Are you saying that it will only fail once in 1000 years or the risk of failure is very low even over the course of 1000 years?
RussellHltn wrote:Another question - are you keeping stats of the equipment that fails? I assume that you're expecting that failed components are changed out within a certain time frame, and that drives will fail at a certain rate.
I've seen how often failed components need to be replaced in a big SAN. Emergencies seem to happen often. But Bit Mountain isn't like that; it doesn't care if you leave failed components in the system. What's important is always having spare space. As long as Bit Mountain has enough space to recover, you can postpone drive replacement as long as you want. Even lack of recovery space is not really an emergency, though it's an integrity risk.
RussellHltn wrote:However, drive failure isn't random. As the collection of drives approach end of life, the number of failures in a unit of time will go up. Possibly quite dramatically. (I'm not sure if anyone gives the standard deviation to the MTBF.) How will you monitor the situation to warn that the statical probability of failures is reaching an unacceptable risk and that either parts must be changed more quickly or that aging components need to be proactively changed?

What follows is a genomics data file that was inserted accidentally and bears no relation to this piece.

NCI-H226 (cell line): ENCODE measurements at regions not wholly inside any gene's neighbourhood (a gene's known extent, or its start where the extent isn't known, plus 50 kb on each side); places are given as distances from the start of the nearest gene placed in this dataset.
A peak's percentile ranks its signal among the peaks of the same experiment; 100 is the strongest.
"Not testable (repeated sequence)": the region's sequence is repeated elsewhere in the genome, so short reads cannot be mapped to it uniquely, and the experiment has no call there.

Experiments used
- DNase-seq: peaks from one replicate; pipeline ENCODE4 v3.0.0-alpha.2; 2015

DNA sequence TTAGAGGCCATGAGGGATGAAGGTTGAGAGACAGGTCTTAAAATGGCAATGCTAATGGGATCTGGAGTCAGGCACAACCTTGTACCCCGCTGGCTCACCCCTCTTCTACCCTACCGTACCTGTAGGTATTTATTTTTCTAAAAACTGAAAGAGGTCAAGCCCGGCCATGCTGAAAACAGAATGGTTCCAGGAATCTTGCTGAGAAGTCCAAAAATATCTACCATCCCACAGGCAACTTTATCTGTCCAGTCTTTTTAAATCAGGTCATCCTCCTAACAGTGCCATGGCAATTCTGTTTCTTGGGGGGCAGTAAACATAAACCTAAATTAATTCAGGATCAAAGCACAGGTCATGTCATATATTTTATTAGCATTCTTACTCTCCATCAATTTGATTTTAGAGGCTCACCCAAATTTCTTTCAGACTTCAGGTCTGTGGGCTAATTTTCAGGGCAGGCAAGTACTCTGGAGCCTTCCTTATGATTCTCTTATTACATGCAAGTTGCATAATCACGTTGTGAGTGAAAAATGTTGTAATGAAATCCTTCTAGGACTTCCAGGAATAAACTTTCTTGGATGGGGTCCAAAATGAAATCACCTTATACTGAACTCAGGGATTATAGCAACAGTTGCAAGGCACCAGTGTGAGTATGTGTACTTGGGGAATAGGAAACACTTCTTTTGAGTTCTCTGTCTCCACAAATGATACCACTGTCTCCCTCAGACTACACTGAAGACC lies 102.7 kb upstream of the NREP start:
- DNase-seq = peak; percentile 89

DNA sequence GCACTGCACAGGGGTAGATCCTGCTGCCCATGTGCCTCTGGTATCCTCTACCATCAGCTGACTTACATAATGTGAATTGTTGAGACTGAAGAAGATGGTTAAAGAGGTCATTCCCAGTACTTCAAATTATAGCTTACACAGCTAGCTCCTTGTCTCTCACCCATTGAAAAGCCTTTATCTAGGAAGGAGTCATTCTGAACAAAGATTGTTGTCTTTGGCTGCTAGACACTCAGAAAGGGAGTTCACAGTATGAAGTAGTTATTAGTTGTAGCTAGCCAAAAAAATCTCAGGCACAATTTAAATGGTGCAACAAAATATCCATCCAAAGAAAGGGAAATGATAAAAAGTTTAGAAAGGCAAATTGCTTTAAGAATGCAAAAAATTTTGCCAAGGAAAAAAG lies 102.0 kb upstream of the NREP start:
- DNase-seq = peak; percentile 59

As far as I'm concerned, the MTBF is a educated guess based on accelerated testing and reality might well be different. The question is how much are you betting the farm on the manufacture supplied MTBF number?
I don't yet have a system for tracking expected media lifetime, since it seems to be quite unpredictable. For example, I have an 11 year old desktop hard drive that has gone through periods of 24/7 operation yet still works great. So currently I'd rather base the calculations on pessimistic estimates, then just let the storage devices fail over time. If the failure rate turns out higher than expected, then we'll put the actual failure rate into the spreadsheet and it will tell us whether we need to increase the number of error correction segments to compensate. This is certainly an area where we need more experience to make a good judgment.